Although oddly it seems in the triggering case that reverse engineering hadn't sufficed and good old fashioned fraud was resorted to (the false copyright claim to examine Nintendo's trade secrets) I guess the court was saying that reverse engineering would have been a fair practice instead, ie through it Tengen might have prevailed?
Of course it's somewhat moot in these protectionist DMCA days, with the full horrors of the new trade agreements yet to be unleashed (maybe TTIP's proponents are right and corporations won't resort to damage claims whenever a government tries to balance consumer interests against them. Maybe...)
I'll start using just the moment it seems to be true.
So don't plan on getting rich anytime soon...
I suspect I never shall understand the mentality that adding to our understanding of the world somehow subtracts from its beauty.
Curious too - but mostly why someone who confuses an ellipsis with a row of commas and can't be bothered with apostrophes takes a poke at a trivial typo under the guise of being puzzled?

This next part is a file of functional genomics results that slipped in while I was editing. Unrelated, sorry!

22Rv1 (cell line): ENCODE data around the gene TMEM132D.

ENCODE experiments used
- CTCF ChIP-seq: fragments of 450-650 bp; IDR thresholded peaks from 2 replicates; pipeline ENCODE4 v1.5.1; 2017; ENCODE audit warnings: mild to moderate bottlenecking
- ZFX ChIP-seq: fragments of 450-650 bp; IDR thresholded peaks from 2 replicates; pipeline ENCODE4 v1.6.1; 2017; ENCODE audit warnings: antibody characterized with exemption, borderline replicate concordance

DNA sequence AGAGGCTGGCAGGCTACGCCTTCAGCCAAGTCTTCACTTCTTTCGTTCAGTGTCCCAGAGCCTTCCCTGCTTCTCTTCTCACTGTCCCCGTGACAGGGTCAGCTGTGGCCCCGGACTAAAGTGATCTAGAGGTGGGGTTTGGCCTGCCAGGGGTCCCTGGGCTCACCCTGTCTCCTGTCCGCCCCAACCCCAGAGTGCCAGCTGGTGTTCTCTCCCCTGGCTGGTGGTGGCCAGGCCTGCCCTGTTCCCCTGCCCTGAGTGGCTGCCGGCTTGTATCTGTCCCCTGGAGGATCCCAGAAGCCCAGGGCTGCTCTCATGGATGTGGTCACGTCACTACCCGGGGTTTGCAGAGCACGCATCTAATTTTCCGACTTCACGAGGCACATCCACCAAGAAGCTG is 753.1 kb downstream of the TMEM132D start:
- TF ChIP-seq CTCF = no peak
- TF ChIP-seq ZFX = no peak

So Chrysler deemed the patch to be just an optional nicety whereas the National Highway Traffic Safety Administration (once actually told about it, apparently not by Chrysler) issued an urgent mass recall for it. That seems far beyond a trifling innocuous difference of opinion and either a knowing cover-up or incompetence beyond the point of negligence (at least one responsible adult is required per registered company...)
Or have I dropped a layer of the bullshit onion?
(for a logic puzzle just need to add a guard who always answers truthfully, though good luck finding him in ICANN)
Thanks to Kieren for all these articles - obviously a lot more work than reheating press releases or cherry-picking climate stories but also makes for much more compelling El Reg reading
As the designated geek, over the years I've answered many a question from family worried by the latest laughable Hollywood depiction of computers and hacking. Some top misses from my back-catalogue...